While this is not intended to be a long article, a topic was brought to my attention yesterday (yet again) and I feel it is worth briefly examining. During the winter months, it is very difficult to train outside. This is why I am forced to use the gym. Of course, weight training has numerous benefits which cannot be denied. However, there are certain situations which bother me when I am amongst other fitness enthusiasts. I witnessed an individual eating an energy bar high in carbohydrates and sugars immediately before working out. Was this individual serious? Such a practice is actually quite harmful to the body. Let us take a closer look at why.
A Bit of Blood Chemistry
It is first wise to briefly talk about the relationship between insulin, fast-loading carbohydrates and blood sugar levels from a very basic standpoint. Assuming that sugar or refined carbs are consumed, they will be absorbed immediately and cause a sudden spike in blood sugar levels. The body thereafter responds by increasing insulin production. The role of insulin is to bind to the sugars and to take them where they are needed the most (in terms of training, directly to the muscles). If too much sugar is consumed (or if we fail to exercise), this very same sugar is delivered to the fat stores of our body.
In an even more severe situation, the muscles may fail to recognise the presence of the insulin. As a result, the insulin and all associated sugar will once again be allocated to the fat storage areas of your body. This is known as insulin resistance and it will be discussed in a future article.
So, where does this leave us? Let’s imagine that you have just consumed sugar or fast-loading carbohydrates. Blood sugar levels begin to increase. This triggers the production of insulin to “cleanse” the blood. It should thereafter effectively transport the sugar to its ultimate destination. However, there is a slight problem with this scenario. In such a situation, the body tends to overcompensate; particularly when referring to a sudden and sharp rise in blood sugar levels. In other words, this immediate “insulin injection” causes such an efficient response that the levels of sugar within your blood will actually dip lower than normal.
Translated into the Real World
Let’s imagine that you consume foods extremely high in sugar (such as candies or cakes) before a workout. After the meal, you immediately begin training. Unfortunately, things do not go as planned. You feel a bit “off”, dizzy and lethargic. This makes no sense. After all, haven’t you just eaten?
This is nothing more than the overcompensation explained in the previous section. Your blood sugar levels have descended far into the “basement” in regards to normal readings. Anyone who has suddenly felt weak, tired and shaky knows exactly what I am referring to. While you will normally be able to head over to the locker room without any issues, there have been times when individuals can even collapse as the result of such a situation. The good news is that relatively few people approach an average workout by overloading on sugar. Still, why would anyone want to take the chance to begin with?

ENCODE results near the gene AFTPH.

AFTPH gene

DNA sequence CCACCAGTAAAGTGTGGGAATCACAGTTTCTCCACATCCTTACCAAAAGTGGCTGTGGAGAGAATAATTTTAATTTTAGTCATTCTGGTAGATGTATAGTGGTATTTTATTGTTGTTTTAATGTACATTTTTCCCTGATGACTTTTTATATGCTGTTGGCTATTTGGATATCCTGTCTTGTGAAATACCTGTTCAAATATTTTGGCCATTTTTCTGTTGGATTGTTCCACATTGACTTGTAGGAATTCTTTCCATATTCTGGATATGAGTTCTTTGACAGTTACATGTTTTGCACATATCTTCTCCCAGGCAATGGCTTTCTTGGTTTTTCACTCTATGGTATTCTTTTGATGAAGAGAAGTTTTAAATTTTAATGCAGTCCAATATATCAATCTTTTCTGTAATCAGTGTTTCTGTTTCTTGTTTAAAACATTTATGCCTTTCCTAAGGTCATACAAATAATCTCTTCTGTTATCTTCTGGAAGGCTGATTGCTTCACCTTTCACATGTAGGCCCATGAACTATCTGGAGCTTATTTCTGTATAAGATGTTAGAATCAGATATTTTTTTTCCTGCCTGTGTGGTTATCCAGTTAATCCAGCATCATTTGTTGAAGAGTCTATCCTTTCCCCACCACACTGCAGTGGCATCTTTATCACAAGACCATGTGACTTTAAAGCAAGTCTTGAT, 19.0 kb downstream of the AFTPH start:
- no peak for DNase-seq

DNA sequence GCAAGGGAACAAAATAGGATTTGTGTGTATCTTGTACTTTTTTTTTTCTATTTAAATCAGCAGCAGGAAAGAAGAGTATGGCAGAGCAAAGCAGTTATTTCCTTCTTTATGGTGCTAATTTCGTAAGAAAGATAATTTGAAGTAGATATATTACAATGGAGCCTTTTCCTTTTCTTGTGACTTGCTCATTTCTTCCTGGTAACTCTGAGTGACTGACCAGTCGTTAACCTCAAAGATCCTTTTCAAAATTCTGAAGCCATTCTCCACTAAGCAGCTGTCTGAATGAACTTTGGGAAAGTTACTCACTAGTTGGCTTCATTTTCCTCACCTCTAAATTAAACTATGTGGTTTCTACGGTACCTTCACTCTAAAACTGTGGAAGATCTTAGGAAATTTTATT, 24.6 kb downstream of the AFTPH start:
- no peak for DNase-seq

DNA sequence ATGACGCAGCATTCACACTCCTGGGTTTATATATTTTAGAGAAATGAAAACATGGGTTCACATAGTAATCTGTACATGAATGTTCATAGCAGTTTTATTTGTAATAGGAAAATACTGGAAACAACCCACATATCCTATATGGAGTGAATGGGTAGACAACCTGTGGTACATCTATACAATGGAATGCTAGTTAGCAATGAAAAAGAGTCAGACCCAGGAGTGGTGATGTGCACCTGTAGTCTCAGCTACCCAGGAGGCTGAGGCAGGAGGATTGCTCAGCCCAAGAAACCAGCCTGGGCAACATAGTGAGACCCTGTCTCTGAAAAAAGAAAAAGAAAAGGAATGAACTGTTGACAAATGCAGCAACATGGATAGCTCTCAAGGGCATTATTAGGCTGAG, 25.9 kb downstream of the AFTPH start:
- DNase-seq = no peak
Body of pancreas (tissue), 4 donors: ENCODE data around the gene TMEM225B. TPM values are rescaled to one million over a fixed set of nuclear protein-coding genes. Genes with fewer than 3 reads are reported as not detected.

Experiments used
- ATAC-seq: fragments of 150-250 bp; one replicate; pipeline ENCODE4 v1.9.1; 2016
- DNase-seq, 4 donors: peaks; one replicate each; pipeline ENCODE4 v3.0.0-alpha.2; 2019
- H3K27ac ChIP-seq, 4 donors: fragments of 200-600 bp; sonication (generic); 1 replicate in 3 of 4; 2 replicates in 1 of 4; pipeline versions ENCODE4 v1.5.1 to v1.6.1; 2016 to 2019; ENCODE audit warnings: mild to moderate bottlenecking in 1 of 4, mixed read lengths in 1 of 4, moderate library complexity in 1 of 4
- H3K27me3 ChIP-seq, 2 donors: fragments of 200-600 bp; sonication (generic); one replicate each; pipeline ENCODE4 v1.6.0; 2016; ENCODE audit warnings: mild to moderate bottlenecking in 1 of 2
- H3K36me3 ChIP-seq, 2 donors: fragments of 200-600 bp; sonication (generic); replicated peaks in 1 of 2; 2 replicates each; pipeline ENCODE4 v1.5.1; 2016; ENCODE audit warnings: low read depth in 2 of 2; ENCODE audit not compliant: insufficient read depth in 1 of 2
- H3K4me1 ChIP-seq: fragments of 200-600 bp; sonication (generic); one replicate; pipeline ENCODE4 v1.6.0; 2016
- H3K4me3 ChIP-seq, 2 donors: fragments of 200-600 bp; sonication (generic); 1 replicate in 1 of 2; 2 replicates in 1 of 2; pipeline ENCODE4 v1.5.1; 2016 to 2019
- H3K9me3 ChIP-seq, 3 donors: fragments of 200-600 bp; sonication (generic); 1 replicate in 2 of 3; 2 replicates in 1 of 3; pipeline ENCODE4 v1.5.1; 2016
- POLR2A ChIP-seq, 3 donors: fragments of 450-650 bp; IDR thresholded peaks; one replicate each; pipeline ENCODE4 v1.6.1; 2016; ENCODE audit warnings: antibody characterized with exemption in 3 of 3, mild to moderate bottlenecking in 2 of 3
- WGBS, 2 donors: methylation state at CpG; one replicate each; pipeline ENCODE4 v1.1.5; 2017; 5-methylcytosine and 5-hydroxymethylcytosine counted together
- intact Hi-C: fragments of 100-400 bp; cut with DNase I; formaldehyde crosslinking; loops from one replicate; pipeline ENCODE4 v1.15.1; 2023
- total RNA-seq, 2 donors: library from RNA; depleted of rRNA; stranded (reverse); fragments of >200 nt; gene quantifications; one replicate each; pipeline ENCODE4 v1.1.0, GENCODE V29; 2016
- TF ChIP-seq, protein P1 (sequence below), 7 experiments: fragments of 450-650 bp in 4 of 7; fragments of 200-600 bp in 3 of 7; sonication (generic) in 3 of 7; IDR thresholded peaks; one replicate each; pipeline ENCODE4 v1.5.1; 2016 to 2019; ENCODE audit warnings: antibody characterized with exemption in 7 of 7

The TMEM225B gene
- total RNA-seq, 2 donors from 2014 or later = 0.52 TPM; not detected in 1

What is Recommended Before Training?
In essence, consuming almost anything before an exercise session is better than fast-loading carbohydrates. In the same respect, I am not recommending that you forego eating altogether. Eat approximately two hours before the session begins; regardless of your regimen. Let’s not forget that digestion is a rather slow process and that it takes time.
We should now take a look at morning workouts regardless of the time. My personal experience has shown that avoiding meals before a session can have negative health consequences such as:
- Feeling ill due to low blood sugar.
- Dramatically sacrificing performance levels due to a lack of physical strength.
Regardless of when you choose to exercise, always be sure to eat beforehand. Of course, you will need to take several variables into account. These include when the session takes place, how long the workout will last and what type of training that is being performed (cardiovascular routines versus weight training). This will dictate the type of foods that should be eaten. Here are a few additional suggestions to appreciate:
- Pre-workout meals should be comprised of lighter nutrients that deliver sustainable sources of energy. Such a meal will often include protein, carbohydrates and relatively low levels of fat.
- Rice or pasta-based dishes which contain low levels of fat are recommended.
- If you want to work out on a relatively empty stomach, light foods such as bananas or a similar type of fruit are recommended.
Be sure to pay attention to your fluid intake throughout every stage of the exercise routine. This will help to stave off dehydration while ensuring your overall health. While water is the best choice, isotonic drinks may be used for high-intensity sessions. Always remember that post-workout recovery involves replenishing your fluids and filling an empty stomach. This is the best way to achieve gains and to witness very real results. On a final note, do not be afraid of obesity if you are an extremely active individual. Dare to eat foods containing appreciable levels of fat and protein.